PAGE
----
Man accused of killing couple in wreck to be arrested for probation violation
Daniel Ray Habeeb, the Seattle man accused of killing a couple in a crash on Lake City Way on Sunday, will be booked into the King County Jail once he is released from Harborview Medical Center, where he was in satisfactory condition on Wednesday.
Seattle Times staff reporter
A Seattle man accused of killing a couple in a crash on Lake City Way on Sunday will be booked into the King County Jail once he is released from the hospital.
Daniel Ray Habeeb, 43, was listed in satisfactory condition at Seattle's Harborview Medical Center on Wednesday. Sunday's crash was the second time that Habeeb has been involved in a fatal auto collision.
Habeeb had his young daughter and the girl's friend in his Ford Explorer when he struck Laura Sheard and Kristopher Martin's Hyundai on Lake City Way Northeast, authorities said. The Hyundai and the Explorer traveled about 100 yards before the Hyundai burst into flames at about 3:40 p.m.
Sheard, a 26-year-old UW pharmacology student, and her boyfriend, Martin, a 33-year-old musician and video-production specialist at OnlineShoes, died at the scene.
King County Superior Court Judge Teresa Doyle has agreed to a request by prosecutors to have Habeeb arrested after his hospital stay for allegedly violating the terms of his probation. In 2009, Habeeb was charged with vehicular homicide after crashing into a vehicle near Interbay, killing a 65-year-old woman.
After doctors declared that Habeeb had suffered a previously undiagnosed psychotic episode during the 2009 crash, a plea agreement was reached, prosecutors said.
Habeeb pleaded guilty to reduced charges and was given a one-year suspended sentence by Doyle. He was ordered not to commit any new crimes, including any traffic violations, while serving two years of probation.
Authorities believe Habeeb ran a red light and was driving between 70 and 90 miles an hour on Sunday — which would constitute a violation of his probation.
"The state believes that the moving violations must be addressed immediately in order to protect public safety," prosecutors wrote in their filing to have Habeeb held.
If Habeeb is found guilty of violating his probation, that suspended sentence will be revoked and he will serve 12 months behind bars, prosecutors said.
Prosecutors are working with Seattle police to determine whether Sunday's crash will result in new criminal charges against Habeeb. Police say that it might take months to complete an investigation into the Lake City wreck.
Mark Larson, King County's chief criminal deputy, said Wednesday that he doesn't know what was going on inside Habeeb's SUV on Sunday, or whether the man was going through some sort of mental or medical episode. But, Larson said, if Habeeb is charged in connection with Sheard's and Martin's deaths, his office will push to have Habeeb evaluated at Western State Hospital.
After the Jan. 30, 2009, crash that killed Susan Peek, Habeeb was committed to a mental-health ward at Harborview Medical Center, Larson said.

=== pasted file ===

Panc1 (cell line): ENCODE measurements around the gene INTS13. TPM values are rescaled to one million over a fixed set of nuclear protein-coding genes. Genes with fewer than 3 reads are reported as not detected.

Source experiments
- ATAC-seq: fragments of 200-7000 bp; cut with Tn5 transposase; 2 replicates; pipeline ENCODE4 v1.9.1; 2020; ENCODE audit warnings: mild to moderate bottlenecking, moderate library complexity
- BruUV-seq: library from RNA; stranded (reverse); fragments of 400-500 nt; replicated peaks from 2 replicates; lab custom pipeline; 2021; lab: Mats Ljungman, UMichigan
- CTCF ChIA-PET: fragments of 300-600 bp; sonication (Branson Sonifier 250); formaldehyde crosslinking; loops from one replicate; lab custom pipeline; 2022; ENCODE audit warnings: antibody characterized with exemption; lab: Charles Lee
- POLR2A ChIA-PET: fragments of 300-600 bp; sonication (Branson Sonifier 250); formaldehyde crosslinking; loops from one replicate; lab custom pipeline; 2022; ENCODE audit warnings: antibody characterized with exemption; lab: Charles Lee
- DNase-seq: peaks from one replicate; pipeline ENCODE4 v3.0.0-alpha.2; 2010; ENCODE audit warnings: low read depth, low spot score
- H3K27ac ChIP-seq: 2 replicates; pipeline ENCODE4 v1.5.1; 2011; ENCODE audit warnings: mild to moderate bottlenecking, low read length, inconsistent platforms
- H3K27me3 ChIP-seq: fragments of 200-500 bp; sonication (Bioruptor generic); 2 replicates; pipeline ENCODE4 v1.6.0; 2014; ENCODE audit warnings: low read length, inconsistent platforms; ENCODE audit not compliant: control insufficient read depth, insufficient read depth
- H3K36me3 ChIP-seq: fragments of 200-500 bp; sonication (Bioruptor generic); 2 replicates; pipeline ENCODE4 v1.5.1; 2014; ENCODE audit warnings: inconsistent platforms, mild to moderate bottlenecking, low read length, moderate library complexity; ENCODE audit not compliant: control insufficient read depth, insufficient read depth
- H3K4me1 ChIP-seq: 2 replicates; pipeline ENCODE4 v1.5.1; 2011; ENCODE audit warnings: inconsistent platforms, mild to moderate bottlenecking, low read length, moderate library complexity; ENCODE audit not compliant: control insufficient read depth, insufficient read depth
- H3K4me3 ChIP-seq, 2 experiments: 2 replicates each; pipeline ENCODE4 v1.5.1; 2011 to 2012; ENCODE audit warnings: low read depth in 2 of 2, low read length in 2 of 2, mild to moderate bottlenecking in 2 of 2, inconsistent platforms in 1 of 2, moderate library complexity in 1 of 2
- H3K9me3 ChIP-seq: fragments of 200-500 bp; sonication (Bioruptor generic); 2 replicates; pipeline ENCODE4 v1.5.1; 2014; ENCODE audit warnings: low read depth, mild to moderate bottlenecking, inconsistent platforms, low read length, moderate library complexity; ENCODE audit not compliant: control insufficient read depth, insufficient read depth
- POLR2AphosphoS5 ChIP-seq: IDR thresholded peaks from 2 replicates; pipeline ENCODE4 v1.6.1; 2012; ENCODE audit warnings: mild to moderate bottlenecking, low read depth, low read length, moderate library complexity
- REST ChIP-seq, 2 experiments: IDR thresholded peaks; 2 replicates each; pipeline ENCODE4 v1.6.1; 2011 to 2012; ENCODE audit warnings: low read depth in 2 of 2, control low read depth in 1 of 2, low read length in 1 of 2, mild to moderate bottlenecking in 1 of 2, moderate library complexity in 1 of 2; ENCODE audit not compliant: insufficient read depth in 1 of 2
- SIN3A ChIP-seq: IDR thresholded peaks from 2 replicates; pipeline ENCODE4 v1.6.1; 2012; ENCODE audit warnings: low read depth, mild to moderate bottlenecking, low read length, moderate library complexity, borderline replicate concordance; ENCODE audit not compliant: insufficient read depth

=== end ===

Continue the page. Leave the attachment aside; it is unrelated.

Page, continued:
"We were presented with a slew of those records from Harborview. We hired our own expert and paid them to look over everything to make sure we weren't sold a bill of goods," Larson said.
Prosecutors said their expert determined that it would be hard to disprove the mental-health ruling during trial.
"If, in fact, somebody is actually psychotic at the time of the crime, that's a defense. We have to prove somebody knowingly and voluntarily acted in the manner they did," Larson said.
Larson said that his office was "hamstrung" and in the end offered the plea agreement "to salvage some way for [Habeeb] to remain in treatment in the community."
A condition of the plea agreement was that Habeeb obtain mental-health evaluations and treatment.
"We made what we thought was the appropriate decision under a very unusual set of circumstances," Larson added.
James Small, of Burien, recalled his friend Peek on Wednesday. He said that before Habeeb was sentenced, he pleaded with Doyle to keep him behind bars. Small said he wrote a letter to Doyle asking that she overlook his mental health and give him the toughest sentence possible.
Habeeb "has robbed us, and snuffed out the life, but not the memory, of a joyous and lovely woman," Small wrote in that letter. "What's to stop (Habeeb) from re-offending again and once again trying to use the same excuse of diminished capacity."
On Wednesday, Sheard 's relatives declined to speculate about Habeeb. Martin's family declined to comment.
Theresa Ulrich, who is Sheard's sister, wrote in an email to The Times that her family is "truly blessed to have had Laura in our lives for the past 26 years, and she and Kris will be forever in our hearts."
Sheard's family is establishing a memorial scholarship fund in Laura Sheard's honor. The family is asking that in lieu of flowers, donations be made to Jim Thorpe Area School District, Laura Sheard Memorial Scholarship Fund, at 410 Center Ave., Jim Thorpe, PA 18229.
Jennifer Sullivan: 206-464-8294 or firstname.lastname@example.org. On Twitter @SeattleSullivan. Information from Seattle Times archives was included in this report.
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